How to Treat RESP and RRSP Canada Distributions on U.S. Income Tax Returns

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RESP and RRSP Canadian distribution and income reporting on U.S. income tax return is complicated. Here’s what you need to know about them.

In this article you will learn:

  • How to determine whether accounts like RRSP and RESP suit your financial situation
  • How to Reporting RRSP Distribution on U.S. Income Tax Return if you are a U.S. citizen or Canadian citizen living in the U.S
  • How to Report RESP income earned even when not distributed on U.S. Income tax return.

Learn now so you won’t have to pay a hefty penalty later on!

Registered Retirement Savings Plan (RRSP)

Before looking up How to Retire in Canada or in the U.S., know what an RRSP, or Registered Retirement Savings Plan, can do for you.

An RRSP is a Canadian retirement savings and investment plan that can serve both employees and the self-employed. Recognized by the Canadian government, the Canada Revenue Agency (CRA) oversees RRSPs.

Key Benefit: RRSP investment growth is sheltered from taxes in Canada, and its contributors can deduct contributions against their income.

Getting Technical: RRSP and Cross-Border Taxes

The IRS’s procedure 2014-55 did two things in 2014. Its introduction made form 8891 obsolete which is advantageous for U.S. citizens with interest in Canadian retirement plans and secondly, made the relief retroactive.

Due to retroactive relief, the government treats eligible individuals as automatically electing to defer U.S. income tax on the Canadian retirement plan income. That continues until a distribution is made. Also, they won’t have to report interests in specific Canadian retirement plans on an annual basis.

Related Post: U.S. Tax for Canadian RRSP and Canadian Retirement Plans

How to Report RRSP Distribution on U.S. 1040 Income Tax Return

For Canadian citizens who are U.S. residents (but not U.S. Citizens), the amount of contribution including interest, dividends and any realized capital gains up to the day a person becomes a U.S. tax resident is considered principal (cost basis) for U.S. tax reporting purposes. The cost basis does not include any unrealized capital gain.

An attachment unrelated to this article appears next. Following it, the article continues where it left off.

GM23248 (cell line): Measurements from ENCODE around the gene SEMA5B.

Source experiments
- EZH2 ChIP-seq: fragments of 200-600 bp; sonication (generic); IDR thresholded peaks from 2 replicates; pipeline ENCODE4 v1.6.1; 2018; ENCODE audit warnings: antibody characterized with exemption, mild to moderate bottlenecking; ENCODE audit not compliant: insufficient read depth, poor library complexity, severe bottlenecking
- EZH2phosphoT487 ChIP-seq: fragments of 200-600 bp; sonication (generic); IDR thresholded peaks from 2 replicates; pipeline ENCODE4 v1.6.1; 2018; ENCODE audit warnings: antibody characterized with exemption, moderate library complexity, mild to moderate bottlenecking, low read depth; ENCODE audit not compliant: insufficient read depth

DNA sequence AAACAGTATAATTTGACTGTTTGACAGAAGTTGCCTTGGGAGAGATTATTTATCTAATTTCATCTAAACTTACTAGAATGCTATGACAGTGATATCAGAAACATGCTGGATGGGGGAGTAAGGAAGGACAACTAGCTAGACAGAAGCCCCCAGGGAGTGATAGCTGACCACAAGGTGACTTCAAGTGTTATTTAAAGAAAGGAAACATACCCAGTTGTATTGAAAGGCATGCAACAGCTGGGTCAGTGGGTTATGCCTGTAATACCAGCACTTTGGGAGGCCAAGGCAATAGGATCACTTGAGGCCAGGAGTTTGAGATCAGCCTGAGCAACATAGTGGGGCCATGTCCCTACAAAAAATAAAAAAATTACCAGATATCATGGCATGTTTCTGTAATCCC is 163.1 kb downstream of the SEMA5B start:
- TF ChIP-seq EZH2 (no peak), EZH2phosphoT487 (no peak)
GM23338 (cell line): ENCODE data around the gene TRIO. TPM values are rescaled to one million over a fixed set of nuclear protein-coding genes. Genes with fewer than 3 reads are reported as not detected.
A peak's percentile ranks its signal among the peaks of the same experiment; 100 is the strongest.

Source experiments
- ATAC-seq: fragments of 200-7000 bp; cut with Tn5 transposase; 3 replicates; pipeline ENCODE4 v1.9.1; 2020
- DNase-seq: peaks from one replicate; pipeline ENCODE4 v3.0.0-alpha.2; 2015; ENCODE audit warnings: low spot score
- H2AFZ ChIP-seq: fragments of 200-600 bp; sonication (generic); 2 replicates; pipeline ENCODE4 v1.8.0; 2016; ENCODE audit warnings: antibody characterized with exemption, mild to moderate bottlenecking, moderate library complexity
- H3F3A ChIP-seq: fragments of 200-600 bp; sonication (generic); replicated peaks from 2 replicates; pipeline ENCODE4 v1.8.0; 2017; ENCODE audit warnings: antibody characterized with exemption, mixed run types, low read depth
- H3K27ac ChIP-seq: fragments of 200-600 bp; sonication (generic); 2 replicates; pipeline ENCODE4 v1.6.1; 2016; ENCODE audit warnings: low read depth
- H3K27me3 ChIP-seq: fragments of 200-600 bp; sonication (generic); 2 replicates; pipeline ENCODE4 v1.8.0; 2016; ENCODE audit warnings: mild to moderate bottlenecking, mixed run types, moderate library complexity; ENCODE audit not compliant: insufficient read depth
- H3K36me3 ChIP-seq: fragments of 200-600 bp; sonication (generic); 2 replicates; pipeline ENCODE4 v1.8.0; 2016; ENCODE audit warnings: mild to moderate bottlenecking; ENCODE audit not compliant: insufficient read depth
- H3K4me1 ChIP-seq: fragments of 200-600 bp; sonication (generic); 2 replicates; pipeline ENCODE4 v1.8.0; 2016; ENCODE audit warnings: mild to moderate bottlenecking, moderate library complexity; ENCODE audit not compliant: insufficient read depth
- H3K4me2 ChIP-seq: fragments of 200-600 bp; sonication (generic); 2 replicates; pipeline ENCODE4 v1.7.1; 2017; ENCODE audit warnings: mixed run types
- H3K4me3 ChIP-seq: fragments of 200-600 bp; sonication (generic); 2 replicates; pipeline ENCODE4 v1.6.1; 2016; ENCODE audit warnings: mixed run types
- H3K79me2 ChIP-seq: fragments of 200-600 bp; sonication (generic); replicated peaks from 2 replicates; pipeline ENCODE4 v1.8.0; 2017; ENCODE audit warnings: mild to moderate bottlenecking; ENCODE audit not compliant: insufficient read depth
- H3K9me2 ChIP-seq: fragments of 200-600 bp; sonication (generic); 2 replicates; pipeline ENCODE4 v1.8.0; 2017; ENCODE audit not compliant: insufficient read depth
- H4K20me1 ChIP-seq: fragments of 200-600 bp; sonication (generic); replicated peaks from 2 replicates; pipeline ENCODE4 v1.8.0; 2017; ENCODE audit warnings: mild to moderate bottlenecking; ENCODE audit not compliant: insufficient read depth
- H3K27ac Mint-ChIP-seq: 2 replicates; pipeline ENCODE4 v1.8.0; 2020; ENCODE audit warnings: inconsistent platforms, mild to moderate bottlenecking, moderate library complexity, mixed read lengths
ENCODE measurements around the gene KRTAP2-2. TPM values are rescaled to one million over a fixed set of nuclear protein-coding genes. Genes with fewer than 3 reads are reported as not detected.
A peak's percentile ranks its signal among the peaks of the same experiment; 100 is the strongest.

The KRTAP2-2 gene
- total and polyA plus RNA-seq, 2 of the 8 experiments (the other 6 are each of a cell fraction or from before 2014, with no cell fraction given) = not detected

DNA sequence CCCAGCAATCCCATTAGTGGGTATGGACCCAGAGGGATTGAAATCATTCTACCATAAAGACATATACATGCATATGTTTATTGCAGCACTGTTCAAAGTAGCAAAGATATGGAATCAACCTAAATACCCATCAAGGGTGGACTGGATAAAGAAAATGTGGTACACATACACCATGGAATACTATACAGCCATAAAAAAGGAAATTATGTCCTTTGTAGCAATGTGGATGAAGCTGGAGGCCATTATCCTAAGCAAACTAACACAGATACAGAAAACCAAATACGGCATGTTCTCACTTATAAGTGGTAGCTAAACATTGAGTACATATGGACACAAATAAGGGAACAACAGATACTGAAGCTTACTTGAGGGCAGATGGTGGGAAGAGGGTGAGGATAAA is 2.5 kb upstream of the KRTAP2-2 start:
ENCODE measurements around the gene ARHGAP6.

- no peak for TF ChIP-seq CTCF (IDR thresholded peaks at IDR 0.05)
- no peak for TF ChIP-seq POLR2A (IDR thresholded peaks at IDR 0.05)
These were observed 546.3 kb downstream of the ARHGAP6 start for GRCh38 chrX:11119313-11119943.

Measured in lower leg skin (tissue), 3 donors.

For a U.S. citizen who is also a tax resident of Canada, your principal contribution to the RRSP will be your cost basis. Further, if the contributions were deducted on your U.S. Form 1040 income tax return, then your deduction does not increase cost basis.

Cost Basis Defined: Cost Basis is what the U.S. considers the original cost of property or an asset, adjusted for depreciation.

Form Filing for RRSP Distribution on a U.S. Tax Return:

  • Form 1116: RRSP distribution is considered passive foreign source income by the IRS and is taxable. Form 1116 calculates the credit limited to taxable income from distribution of RRSP.
  • Forms 8938 (FATCA), FBAR, FinCen, and Form 114: Filing on these forms remain the same. State income tax, however, will vary since state income tax is not part of the Canada-U.S. Treaty

Registered Education Savings Plan (RESP)

Through an RESP, or Registered Education Savings Plan, a parent makes contributions to their children’s education. Additionally, the Canadian government will pitch in 20% every year when a parent adds the first $2,500. The limit for the government is $500 per child in a year. In Canada, RESP contributions are non-deductible for expats. Moreover, they grow tax-free until withdrawn.

Form Filing for RESP on a U.S. Tax Return:

After the revoking of RESP’s foreign grantor-type trust status, a holder of RESP is no long required to file forms 3520 or 3520-A. Here are the Revenue Procedure (Rec. Proc.) 2020-17 with more information. However, you will need to file additional forms depending on your situation. See below.

How to Report RESP Income on U.S. 1040 Income Tax Return

Income earned annually like interest and dividends combined with contributions made by the Canadian government in RESP is reported and taxed on the U.S. 1040 income tax return. That’s because neither are there any provisions within the U.S. Internal Revenue Code that exempt the income you may earn via RESP from current U.S. taxation. Nor do the Canada-United States Tax Convention (1980) provisions result in the exemption of that income. This is also true for various accounts, such as TFSA.

Additionally, when you, the contributor, invest the funds in the RESP in mutual funds, you must report the income from it. Treat it like you’d treat any earnings from a PFIC (Passive Foreign Investment Company). Thus, you’ll need to file form 8621 for this purpose, behaving like you own this PFIC directly.

Related Post: Canadian Pension Plan for U.S. Residents

Think of a RESP as a foreign financial account. That means you must report the said account on your FBAR too. After all, you do have a direct financial interest in the plan, don’t you? In the event that you do fail to disclose this account, you could end up paying severe penalties. Therefore, note down all questions you may have on the topic of RESP and RRSP Canada. Then contact us before the IRS contacts you!

The content of this article is intended to provide a general guide to the subject matter. Specialist advice should be sought about your specific circumstances. Akif CPA will not be held liable for any problems that arise from the usage of the information provided on this page.

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